Democratic Republic of Congo: Thousands Trapped By Fighting in Ituri

Democratic Republic of Congo 2010 © Veronique Aubin /MSF

People displaced by the fighting in Ituri await assistance at an MSF reception camp in Aveba.

Since the end of 2009, thousands of civilians have found themselves trapped by the ongoing conflict pitting the military against other armed groups in southern Ituri in the Democratic Republic of Congo (DRC).

Exhausted, some of the displaced have finally managed to escape the fire zone. By stealthily crossing the frontlines in small groups, they were able to reach Gety and Aveba, two small towns in Irumu territory where Doctors Without Borders/Médecins Sans Frontières (MSF) is providing them with emergency medical assistance.

“The majority of them were hungry and exhausted when we received them,” explains Laurence Gaubert, MSF’s head of mission in DRC. “We fear the worst for those who remain stranded. They can’t receive any help because they’re caught behind the front line.”

The district of Ituri is an area of fertile soils and expansive forests. South of the town of Bunia, lush hills undulate along Lake Albert, marking the border with neighboring Uganda. This land could flourish, but the lure of the precious minerals buried within those hills has triggered innumerable acts of aggression. As various armed groups have fought to control the area's natural resources, the name Ituri has become synonymous with violence.

“For the people of Kinshasa, the word 'Ituri' alone is enough to cause fear,” said a young Congolese doctor from an organization called Médecins d’Afrique. “My family panicked when I went home and told them that I was coming here to assess the situation at the general hospital. They all tried to convince me not to come.”

Ituri Has Not Put Its Demons to Bed

The turn of the century was a very dark period for Ituri, one that introduced a sense of insecurity that has never really gone away. It remains tangible among a war-weary population that continues to have their lives shaped and their movements dictated by the greed and cruelty of warring factions.

“In Irumu territory, a significant part of the population is or has been recently displaced,” explains Elsa Moulin, an MSF coordinator based in Gety, where MSF is supporting the local hospital and several health centers. “People continue to put up with this violence with a kind of general sense of indifference, as the past history of injustice and impunity haunts their memories.”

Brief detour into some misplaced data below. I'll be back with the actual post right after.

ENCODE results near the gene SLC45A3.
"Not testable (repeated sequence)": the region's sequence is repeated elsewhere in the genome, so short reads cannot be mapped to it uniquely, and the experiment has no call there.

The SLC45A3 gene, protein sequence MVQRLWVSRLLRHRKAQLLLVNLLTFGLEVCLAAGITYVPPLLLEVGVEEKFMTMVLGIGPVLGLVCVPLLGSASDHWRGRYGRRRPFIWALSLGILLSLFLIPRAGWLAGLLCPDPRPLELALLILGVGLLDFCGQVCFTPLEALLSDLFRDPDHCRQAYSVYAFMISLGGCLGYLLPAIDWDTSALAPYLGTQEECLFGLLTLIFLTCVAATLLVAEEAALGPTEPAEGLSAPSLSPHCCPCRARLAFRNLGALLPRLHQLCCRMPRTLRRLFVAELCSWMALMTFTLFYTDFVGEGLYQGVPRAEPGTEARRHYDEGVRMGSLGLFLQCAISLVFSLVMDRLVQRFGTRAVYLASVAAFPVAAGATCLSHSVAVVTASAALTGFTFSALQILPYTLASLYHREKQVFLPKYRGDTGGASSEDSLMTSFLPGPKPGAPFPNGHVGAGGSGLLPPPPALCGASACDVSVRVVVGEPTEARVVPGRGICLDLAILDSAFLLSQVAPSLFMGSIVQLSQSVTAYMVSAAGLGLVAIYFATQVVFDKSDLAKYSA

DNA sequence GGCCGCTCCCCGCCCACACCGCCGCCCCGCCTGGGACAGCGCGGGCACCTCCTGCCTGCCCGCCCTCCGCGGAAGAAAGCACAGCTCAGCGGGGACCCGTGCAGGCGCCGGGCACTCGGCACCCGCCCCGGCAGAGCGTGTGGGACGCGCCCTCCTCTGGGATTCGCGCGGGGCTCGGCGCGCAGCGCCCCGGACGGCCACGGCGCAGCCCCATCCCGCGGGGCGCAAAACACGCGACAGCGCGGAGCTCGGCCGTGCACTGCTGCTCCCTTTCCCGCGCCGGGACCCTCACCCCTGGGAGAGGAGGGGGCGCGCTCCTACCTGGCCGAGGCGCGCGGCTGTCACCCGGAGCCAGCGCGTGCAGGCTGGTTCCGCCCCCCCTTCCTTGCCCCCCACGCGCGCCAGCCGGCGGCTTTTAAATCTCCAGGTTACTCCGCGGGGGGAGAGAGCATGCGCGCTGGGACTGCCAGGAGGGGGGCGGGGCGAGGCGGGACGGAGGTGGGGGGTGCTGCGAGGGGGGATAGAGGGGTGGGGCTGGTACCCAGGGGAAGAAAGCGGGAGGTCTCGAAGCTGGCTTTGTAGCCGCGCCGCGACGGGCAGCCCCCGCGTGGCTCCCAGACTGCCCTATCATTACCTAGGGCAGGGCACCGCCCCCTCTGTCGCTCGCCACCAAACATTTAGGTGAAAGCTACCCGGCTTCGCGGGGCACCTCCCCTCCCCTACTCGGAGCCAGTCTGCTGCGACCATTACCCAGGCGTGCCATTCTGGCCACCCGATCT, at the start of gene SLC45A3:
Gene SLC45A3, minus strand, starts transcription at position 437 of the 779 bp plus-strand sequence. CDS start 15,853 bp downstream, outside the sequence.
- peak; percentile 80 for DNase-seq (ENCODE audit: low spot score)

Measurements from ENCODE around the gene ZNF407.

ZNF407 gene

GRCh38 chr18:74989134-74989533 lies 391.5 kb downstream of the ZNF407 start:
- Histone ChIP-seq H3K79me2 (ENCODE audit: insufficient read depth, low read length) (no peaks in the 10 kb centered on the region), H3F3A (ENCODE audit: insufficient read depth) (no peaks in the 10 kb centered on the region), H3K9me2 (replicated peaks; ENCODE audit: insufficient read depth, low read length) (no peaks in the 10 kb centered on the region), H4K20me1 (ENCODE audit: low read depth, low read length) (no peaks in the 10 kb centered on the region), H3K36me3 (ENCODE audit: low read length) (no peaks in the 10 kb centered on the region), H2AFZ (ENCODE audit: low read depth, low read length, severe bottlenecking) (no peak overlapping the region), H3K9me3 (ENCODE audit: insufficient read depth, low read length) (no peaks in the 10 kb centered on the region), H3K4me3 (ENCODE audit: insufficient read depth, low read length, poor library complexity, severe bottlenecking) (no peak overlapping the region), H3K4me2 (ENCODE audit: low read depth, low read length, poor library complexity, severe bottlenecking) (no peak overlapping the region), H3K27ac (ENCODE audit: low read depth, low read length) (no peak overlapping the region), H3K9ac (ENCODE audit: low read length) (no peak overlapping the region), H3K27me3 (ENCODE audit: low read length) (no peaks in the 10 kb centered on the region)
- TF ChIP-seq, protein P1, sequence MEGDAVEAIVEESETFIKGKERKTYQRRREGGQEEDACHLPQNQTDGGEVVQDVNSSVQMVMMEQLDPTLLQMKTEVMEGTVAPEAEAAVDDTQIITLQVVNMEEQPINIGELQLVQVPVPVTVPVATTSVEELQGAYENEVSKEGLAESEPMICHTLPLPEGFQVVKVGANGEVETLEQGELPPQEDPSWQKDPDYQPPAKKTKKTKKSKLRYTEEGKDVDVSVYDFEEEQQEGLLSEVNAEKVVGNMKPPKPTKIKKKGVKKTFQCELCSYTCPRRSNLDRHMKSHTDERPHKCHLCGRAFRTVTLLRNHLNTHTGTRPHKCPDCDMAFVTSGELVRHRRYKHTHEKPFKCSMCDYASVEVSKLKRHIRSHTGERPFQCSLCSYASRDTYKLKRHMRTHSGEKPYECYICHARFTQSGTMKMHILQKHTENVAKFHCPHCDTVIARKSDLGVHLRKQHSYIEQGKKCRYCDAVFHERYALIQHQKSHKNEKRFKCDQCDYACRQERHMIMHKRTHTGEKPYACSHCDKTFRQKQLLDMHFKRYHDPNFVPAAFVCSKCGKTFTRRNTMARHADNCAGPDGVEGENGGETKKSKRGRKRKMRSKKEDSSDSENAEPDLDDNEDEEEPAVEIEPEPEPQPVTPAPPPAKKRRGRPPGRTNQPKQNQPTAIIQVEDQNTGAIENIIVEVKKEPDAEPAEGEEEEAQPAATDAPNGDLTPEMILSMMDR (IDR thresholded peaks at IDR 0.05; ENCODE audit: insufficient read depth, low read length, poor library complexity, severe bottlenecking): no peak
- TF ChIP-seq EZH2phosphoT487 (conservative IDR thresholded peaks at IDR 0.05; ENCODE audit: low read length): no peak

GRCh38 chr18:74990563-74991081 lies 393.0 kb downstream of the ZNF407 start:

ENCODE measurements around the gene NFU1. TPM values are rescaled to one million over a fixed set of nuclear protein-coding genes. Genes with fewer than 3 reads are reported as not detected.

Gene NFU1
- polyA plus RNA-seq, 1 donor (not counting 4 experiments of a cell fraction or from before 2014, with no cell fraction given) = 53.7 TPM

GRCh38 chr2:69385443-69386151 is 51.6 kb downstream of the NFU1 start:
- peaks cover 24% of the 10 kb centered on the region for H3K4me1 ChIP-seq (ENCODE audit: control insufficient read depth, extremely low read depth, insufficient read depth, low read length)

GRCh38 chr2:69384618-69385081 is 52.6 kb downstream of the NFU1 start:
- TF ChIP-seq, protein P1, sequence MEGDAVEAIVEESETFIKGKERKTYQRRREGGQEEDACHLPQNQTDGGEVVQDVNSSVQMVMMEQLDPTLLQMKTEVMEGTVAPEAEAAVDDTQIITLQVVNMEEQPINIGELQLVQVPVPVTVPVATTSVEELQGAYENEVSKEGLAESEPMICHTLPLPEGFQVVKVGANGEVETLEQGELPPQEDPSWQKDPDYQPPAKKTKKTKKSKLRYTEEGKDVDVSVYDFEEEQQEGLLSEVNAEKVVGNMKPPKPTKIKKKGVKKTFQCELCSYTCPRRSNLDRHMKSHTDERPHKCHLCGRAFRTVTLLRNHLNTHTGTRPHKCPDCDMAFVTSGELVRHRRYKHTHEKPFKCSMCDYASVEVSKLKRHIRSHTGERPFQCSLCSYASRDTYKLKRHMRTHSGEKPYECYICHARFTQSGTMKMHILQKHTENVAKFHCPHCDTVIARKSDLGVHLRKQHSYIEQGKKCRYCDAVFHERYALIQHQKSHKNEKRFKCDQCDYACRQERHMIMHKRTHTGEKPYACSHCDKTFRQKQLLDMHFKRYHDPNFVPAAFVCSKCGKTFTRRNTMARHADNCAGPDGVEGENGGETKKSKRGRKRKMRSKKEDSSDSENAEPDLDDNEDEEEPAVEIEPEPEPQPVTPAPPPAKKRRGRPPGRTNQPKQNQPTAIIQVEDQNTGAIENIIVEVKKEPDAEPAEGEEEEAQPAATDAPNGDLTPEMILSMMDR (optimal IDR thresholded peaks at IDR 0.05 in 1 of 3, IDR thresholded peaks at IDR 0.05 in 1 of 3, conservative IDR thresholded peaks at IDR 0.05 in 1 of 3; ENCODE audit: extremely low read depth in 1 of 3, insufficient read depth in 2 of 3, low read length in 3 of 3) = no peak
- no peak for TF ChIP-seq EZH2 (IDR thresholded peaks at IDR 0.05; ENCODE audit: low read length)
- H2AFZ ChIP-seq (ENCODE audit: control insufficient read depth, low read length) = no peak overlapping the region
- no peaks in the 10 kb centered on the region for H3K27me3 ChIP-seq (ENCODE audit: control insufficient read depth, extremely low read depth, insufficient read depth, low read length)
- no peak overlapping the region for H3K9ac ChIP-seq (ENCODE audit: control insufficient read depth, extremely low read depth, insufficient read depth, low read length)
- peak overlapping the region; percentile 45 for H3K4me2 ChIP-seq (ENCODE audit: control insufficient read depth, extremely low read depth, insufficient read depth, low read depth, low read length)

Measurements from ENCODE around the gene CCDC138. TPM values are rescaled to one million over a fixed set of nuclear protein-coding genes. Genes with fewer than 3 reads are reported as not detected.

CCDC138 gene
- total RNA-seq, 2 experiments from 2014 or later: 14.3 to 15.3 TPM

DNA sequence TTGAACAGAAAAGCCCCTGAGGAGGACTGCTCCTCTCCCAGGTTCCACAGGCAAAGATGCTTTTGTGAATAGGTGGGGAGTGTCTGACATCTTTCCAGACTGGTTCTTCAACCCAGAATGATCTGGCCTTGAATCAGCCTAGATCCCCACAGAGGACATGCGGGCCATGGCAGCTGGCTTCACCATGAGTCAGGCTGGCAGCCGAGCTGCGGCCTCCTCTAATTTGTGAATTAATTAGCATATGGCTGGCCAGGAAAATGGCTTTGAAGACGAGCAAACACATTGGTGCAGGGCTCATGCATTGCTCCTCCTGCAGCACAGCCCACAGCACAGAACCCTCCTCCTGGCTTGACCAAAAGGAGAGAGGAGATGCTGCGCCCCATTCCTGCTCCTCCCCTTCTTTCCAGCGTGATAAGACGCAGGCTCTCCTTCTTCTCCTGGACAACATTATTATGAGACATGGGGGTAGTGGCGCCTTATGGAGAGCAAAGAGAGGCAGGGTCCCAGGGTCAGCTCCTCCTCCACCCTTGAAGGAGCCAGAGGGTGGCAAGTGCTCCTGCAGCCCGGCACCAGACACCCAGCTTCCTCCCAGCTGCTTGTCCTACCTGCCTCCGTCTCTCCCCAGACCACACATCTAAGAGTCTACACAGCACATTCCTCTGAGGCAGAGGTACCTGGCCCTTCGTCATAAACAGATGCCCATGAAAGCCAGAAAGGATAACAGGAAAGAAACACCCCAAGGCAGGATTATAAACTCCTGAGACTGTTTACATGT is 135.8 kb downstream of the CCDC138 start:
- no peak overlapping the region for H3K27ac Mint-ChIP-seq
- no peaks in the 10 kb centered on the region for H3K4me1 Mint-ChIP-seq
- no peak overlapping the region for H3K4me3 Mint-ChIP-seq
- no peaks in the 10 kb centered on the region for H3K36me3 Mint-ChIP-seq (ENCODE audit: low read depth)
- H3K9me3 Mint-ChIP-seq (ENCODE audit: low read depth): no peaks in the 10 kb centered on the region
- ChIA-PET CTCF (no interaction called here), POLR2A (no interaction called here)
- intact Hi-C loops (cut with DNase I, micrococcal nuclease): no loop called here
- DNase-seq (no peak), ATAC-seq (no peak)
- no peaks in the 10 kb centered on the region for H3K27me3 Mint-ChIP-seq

She adds, “It is events such as these that are happening now that make those on the outside start to realize that Ituri has not put its demons to bed.”

The latest episode of violence began last December, when the regular army launched an offensive against militias in the areas of Poto-Poto and Tchey. The militias, in turn, launched counter-offensives, and thousands of civilians were ensnared in the ensuing fighting. “Their choice was simple,” said Moulin. “(They could) run away, risking their lives, or hide for months without food.”

Papa Kinzo is a farmer who lived in Oku, a village in the Poto-Poto area. On March 23, he brought his very sick child to a mobile clinic organized by MSF in Ozoba. Three months earlier, he had fled from gunmen who besieged the region, barely escaping with his life.

“The soldiers drove us out of our villages,” he recalled. “Then, it was impossible to go back to search for food. People with guns were in the fields and they would shoot you if they saw you because there are militia in this area who live among us civilians. In fact, we have been driven out this way since 2001.”

Four Days to Reach Ozoba

Events escalated in early March, when the army launched a second offensive. Alarming news reached Gety. According to unverified rumors, civilians were being killed if they tried to forage for a bit of food for their families. “We received the first of those who escaped on March 8,” explains Moulin. “There were very few of them, undoubtedly the hungriest, but also the most courageous who tried to leave first. And they really must have been very brave."

"In particular," she continued, "there were mothers and children and then some old people—well, those who were able to walk. It had taken them four days to reach Ozoba by taking paths through the bush and by walking at night so they were not spotted.”